From Information to Knowledge with Semantic
You have probably observed many times that if you ask several people to model a domain, either with classes, databases schemas, XSD or whatever, you’ll have chance to obtain as many models as there are modelers. That’s normal, we cannot have a single view of the World, and most modeling depends of the intended usage of the model. But we know the consequence of such variability: non standardization, lack of interoperability, data silos, complexity to reuse and migrate, etc. That variability is good for IT service providers, because they can increase their presence at clients with experts to help companies transform, clean-up, aggregate their data, but everybody can feel that something better could be done if we achieved a “universal” description.
The problem is well known by philosophers, who, since Plato and Aristotle, try to find the fundamental categories of existence, the nature of properties, the relation between concrete entities and abstractions and the roots of the reasoning.
Researchers on Artificial Intelligence (AI) have studied for many years the ways to represent knowledge, and have borrowed from philosophers the term ontologies to represent entities, concepts, properties, relations, but also rules, variability, inconsistencies, etc. These works converged to what we now call “semantic technologies”.
With the emergence of the Worldwide Web, these technologies were reused and standardized in order to create a Web of Data, keeping the AAA slogan “Anybody can write Anything about Any topic”. This work leads to a fantastic stack, the “Semantic Web”, aimed to loosely link data represented as a graph of URI, through ontologies. These ontologies can be at different levels, starting from the simple database to sophisticated modeling of complex concepts.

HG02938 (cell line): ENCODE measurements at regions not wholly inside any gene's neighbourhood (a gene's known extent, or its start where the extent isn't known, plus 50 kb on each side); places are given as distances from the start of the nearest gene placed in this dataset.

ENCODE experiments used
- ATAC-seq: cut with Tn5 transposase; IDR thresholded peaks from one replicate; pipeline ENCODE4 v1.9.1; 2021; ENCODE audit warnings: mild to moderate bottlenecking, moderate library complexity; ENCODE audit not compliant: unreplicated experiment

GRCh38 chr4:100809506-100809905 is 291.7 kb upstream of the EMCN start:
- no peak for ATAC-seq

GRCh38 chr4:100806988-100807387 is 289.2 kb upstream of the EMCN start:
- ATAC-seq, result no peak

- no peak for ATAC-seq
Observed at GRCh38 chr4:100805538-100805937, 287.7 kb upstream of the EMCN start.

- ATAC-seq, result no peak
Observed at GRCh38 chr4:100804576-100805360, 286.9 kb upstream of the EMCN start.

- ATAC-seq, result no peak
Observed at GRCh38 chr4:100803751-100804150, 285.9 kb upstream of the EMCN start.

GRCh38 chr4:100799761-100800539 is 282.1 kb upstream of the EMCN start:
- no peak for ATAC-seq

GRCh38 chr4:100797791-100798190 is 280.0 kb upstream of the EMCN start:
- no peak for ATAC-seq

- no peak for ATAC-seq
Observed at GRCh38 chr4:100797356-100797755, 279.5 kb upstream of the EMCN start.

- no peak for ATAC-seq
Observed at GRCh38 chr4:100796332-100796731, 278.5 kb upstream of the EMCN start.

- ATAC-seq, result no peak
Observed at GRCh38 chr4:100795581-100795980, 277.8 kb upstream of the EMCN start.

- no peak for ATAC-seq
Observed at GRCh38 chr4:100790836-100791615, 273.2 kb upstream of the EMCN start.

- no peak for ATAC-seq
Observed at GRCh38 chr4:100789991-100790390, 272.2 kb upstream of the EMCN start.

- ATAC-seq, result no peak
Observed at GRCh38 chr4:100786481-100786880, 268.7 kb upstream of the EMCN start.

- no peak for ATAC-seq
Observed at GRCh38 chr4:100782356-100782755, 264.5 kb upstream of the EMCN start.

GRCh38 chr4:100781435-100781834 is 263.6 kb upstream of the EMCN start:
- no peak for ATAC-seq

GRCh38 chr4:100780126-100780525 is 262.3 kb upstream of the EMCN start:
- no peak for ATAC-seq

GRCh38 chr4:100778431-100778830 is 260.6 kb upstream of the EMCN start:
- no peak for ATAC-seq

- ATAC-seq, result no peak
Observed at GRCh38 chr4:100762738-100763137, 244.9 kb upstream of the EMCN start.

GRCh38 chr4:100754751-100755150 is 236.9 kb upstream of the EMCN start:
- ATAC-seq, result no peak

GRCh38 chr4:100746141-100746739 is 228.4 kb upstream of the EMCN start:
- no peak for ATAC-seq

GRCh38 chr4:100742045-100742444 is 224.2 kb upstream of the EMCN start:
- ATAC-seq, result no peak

A pragmatic implementation is “Linked Data”; a set of principles and tools able to link, aggregate, correlate, query and publish any data sets on the Internet, leveraging the sum of descriptions of entities currently in silos to get knowledge. Some related projects include schema.org , an ontology recognized by Web search engines, DBPedia, a Semantic Web enabled version of Wikipedia, or OSLC, a standard to ease tools integration.
We also teach machines using our knowledge of human made ontologies. Machine Learning algorithms were developed and used to find categories and relationships from bigger and bigger amounts of uncorrelated data. They allow e-commerce and e-advertising companies to “know” who you are in order to propose highly profiled products and services.
The combination of ontology based domain modeling, Machine Learning and Web of Data, associated with the always increasing power of computers and networks, makes possible some incredible products, such as voice commanded intelligent personal assistants. As an example, Apple Siri or Tempo AI use ontologies to know what you are talking about when you say “meeting”, “restaurant” or “reservation”, and they are able to find relevant information in the Web of Data, aggregate them and propose the best options according to what they learned from you.
I started my professional career 25 years ago working on Expert Systems, and now I see that the AI ambition underpins more and more IT business. Semantic technologies bring a new field of opportunities to improve user experience, analyses data, handle systems complexity and deliver new services. The AI Winter  is finished, as knowledge increasingly emerges from information.
 The AI winter refers to a period of reduced funding and interest in Artificial Intelligence research